I just reinstalled Ubuntu so that I could take a more principled approach towards security with a fresh install.

The problem that I am having now is feeling confident installing software that isn't in the default package repositories. Right now I am trying to figure out TrueCrypt and Spotify.

My first attempt at asking for advice was regarding TrueCrypt and can be found on r/linux4noobs. Unfortunately I didn't get any responses.

TrueCrypt recommends checking the integrity of the installation tarball by downloading a signature, importing and signing their public key, and using something like 'gpg --verify'. I can download TrueCrypt's public PGP key directly from their website (sort of over HTTPS, but there doesn't appear to be any sort of SSL cert -- public key download) and confirm that it is the same one as is on MIT's PGP server. But since I haven't signed anyone else's PGP key, there's no way for me to know that the signatures that I see on MIT's PGP server for TrueCrypt are reliable. (I mean, I assume that they are, but that's not a great solution.) So it feels like there must be some way to bootstrap this process (without going to a keysigning event) for someone like me who just wants to check the integrity of software that I download. I now realize the importance of keysigning events, but it seems there should be another way as well. For example, why don't people/groups provide their public keys over HTTPS, using SSL certs as a bootstrapping mechanism?

In a similar vein, I am trying to install Spotify natively. They recommend adding their key using:

sudo apt-key adv --keyserver keyserver.ubuntu.com --recv-keys 94558F59

But I assume this all happens in the clear, without any signing. Checking signatures on their key, I used the following:

$ sudo apt-key adv --list-sigs


pub   2048R/94558F59 2012-06-25 [expires: 2015-06-25]
uid                  Spotify Public Repository Signing Key <operations@spotify.com>
sig 3        94558F59 2012-06-25  Spotify Public Repository Signing Key <operations@spotify.com>

It appears that the only signature is a self-signature. Again, I'm left feeling that I'm just kicking the can down the road. Sure, I'll be able to verify that the software I download was signed by the private key associated with the public key that I signed, but how do I gain confidence that the public key that I received belonged to who I thought it did?

I apologize for the wall of text, and if the answer is to read about PGP, I'm happy to. And I apologize for omitting links. Apparently without reputation only 2 links are allowed.

Thanks in advance for any help you can provide.

  • If you are downloading it via https, then you are using their SSL cert. – psusi Oct 20 '13 at 0:21
  • @psusi I thought so. But going to truecrypt.org/download/TrueCrypt-Foundation-Public-Key.asc shows a grey globe in firefox indicating the web site either didn't supply identity information or the connection is only partially or not at all encrpyted. And when I go to 'tools/page info' there's not any more information. I've never seen a grey globe next to https before. Perhaps, however, there is a certificate and all of the traffic is being signed? – Josh Oct 20 '13 at 0:40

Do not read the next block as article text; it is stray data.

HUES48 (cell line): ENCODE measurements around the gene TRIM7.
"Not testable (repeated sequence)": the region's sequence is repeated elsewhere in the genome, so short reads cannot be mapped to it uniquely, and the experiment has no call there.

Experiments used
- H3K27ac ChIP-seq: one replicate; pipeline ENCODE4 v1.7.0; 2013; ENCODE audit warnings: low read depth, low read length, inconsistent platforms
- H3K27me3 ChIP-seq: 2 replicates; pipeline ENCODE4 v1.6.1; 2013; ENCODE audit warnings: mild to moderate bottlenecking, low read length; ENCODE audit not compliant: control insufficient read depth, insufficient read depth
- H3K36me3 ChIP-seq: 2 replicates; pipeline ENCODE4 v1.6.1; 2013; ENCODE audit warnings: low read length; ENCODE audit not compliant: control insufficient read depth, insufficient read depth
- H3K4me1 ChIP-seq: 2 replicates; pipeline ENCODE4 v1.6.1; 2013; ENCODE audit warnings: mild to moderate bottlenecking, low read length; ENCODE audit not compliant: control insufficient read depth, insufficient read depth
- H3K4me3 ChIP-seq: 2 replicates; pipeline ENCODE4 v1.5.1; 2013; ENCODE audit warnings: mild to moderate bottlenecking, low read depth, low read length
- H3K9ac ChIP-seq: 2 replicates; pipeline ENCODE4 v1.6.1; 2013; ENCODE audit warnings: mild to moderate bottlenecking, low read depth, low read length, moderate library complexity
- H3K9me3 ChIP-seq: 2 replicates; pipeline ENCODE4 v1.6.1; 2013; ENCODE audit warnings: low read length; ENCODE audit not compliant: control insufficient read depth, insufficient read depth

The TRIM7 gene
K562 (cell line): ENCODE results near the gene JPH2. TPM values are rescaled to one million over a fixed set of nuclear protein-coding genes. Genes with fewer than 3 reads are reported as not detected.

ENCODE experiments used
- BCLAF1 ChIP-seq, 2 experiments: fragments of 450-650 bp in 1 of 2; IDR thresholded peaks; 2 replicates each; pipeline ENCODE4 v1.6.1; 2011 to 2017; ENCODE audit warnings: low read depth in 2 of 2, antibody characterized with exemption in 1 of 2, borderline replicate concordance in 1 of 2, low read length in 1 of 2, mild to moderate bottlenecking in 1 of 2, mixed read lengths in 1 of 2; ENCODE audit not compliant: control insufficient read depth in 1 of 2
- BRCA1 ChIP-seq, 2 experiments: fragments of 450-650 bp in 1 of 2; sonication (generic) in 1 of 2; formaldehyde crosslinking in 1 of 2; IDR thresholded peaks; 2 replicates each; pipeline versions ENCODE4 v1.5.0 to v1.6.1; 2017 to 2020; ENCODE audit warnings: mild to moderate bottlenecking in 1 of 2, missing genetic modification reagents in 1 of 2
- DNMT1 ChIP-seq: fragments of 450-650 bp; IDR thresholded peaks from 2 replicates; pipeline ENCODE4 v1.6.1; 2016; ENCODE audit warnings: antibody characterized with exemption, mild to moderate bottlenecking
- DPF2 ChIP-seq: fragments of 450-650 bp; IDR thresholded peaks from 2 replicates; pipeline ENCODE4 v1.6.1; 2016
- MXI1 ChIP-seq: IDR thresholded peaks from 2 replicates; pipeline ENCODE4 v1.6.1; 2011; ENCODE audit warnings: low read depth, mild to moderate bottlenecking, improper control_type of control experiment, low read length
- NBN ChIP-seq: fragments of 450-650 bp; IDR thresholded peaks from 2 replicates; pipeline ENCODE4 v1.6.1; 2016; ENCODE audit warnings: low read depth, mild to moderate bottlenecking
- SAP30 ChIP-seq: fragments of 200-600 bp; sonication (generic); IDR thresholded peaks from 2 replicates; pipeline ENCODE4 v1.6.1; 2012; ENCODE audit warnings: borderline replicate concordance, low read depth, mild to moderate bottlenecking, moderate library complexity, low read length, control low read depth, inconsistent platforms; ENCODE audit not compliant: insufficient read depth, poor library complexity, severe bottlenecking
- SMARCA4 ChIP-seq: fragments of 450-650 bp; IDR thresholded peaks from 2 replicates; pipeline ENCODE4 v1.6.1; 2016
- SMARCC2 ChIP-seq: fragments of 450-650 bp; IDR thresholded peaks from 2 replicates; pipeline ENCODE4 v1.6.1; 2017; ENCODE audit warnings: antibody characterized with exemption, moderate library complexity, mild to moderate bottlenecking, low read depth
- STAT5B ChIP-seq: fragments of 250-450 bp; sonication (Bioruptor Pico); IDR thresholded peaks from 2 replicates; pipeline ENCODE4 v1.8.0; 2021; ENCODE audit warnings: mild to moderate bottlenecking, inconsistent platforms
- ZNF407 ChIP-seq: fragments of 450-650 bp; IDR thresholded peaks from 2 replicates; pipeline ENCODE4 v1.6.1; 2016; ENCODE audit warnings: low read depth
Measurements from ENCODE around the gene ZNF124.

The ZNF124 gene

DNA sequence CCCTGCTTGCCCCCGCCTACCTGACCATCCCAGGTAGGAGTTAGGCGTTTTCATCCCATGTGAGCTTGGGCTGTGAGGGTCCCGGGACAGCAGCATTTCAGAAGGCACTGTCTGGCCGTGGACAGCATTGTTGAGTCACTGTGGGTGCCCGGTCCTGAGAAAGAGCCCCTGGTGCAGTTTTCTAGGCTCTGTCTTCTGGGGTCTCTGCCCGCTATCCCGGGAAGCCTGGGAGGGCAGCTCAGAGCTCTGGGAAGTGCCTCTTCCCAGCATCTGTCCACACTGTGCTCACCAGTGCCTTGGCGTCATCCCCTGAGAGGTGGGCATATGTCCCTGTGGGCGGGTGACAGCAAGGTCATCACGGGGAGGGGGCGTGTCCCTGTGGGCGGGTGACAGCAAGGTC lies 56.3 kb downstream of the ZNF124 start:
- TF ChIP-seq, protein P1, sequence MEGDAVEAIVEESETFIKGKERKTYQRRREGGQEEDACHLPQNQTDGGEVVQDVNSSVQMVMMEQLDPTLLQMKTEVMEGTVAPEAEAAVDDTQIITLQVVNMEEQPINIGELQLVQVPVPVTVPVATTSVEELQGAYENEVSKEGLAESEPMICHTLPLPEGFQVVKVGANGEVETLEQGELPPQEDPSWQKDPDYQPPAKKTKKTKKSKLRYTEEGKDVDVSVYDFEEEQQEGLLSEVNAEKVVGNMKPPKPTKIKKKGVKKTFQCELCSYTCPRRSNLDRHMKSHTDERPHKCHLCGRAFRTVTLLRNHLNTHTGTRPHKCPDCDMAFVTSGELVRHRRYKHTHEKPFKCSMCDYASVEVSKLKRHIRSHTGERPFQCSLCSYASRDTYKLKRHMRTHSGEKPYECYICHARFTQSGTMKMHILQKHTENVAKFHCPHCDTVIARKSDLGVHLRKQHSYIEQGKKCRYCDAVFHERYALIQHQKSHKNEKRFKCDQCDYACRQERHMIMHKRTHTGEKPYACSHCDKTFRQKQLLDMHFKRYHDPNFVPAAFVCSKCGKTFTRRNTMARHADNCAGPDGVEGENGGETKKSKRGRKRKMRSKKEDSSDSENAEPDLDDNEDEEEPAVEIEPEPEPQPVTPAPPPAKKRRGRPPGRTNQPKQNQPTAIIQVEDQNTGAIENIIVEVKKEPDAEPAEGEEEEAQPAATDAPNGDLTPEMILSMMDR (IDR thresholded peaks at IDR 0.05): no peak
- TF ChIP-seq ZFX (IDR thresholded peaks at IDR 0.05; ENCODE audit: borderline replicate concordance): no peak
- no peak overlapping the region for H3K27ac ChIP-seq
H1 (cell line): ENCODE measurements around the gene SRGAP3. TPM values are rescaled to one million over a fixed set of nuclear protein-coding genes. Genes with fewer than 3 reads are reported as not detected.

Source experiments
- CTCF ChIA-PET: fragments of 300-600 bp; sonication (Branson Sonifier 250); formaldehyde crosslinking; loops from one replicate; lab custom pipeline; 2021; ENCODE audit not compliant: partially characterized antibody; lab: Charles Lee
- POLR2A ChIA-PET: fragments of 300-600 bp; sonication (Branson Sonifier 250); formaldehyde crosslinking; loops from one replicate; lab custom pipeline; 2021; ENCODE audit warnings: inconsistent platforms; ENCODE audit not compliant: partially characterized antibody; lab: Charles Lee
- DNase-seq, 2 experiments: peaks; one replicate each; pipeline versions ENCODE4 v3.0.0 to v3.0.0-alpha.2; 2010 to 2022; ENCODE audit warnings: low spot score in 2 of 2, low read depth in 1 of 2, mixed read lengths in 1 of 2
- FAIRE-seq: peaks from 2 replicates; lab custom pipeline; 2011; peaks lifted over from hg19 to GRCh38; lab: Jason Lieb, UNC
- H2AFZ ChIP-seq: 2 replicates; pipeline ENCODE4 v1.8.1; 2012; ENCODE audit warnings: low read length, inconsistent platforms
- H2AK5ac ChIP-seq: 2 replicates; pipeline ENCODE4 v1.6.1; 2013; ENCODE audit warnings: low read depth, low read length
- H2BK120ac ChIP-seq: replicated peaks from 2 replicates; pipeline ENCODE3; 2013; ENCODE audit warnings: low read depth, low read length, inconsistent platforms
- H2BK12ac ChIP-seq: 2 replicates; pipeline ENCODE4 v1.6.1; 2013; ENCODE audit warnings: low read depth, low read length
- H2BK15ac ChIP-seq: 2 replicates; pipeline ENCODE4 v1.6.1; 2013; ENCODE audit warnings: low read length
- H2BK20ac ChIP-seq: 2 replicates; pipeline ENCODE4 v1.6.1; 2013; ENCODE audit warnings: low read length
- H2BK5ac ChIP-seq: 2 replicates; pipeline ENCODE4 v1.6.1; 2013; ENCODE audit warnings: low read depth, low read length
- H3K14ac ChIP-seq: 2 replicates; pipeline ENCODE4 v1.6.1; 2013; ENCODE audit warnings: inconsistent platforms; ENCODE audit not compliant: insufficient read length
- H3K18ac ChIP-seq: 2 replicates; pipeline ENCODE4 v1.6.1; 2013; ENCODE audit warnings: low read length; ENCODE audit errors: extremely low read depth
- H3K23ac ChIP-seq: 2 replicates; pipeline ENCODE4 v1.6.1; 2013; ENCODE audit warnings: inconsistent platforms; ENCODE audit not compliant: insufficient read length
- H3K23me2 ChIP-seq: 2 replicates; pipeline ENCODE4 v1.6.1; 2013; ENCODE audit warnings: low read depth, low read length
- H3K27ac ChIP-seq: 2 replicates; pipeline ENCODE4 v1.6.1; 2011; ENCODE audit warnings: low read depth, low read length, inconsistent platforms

• That would be because the link you provided just redirects you to the main web page without ssl. – psusi Oct 20 '13 at 0:57
  • @psusi Sorry, not sure what happened with the link. In firefox, 'copy link location' has the correct link, but I do see that clicking the link is redirecting to the homepage. It appears that I am unable to create a link that works correctly... – Josh Oct 20 '13 at 1:03
  • @psusi Using wireshark I see that I do receive a certificate for TLS. The common reason for the grey globe with https seems to be loading some resources over HTTP instead of HTTPS, but using the console in firefox, I am only seeing a single GET request and it is using HTTPS. So I'm at a loss. – Josh Oct 20 '13 at 1:38


Their key is available on the keyservers (for example on Ubuntu's). It has also quite a bunch of signatures, so you could be able to build a trust path to that key.

Building a trust path cannot work if you do not trust any other keys. Going to some keysigning event (or just find some guys to sign key's with, have a look at biglumber is the best way for being able to trust in their key.

Another chance would be to trust CAcert respectively their OpenPGP key. They're also signing OpenPGP keys and have a huge reputation in the web of trust. But it requires trusting them, decide yourself -- I do.


Checking the key on various keyservers confirms your concerns, they did not do any keysigning. There is no way to find a trust path between you and Spotify.

An advantages still available: If you trust that key (gpg --edit-key 94558F59, then trust), you will be able to realize future changes of the key. You do not know if the key is really owned by Spotify right now, but nobody will be able to trick you into bad software in future (given that you had the right key right now).

You also might want to report a bug to Spotify that they should get their key signed.

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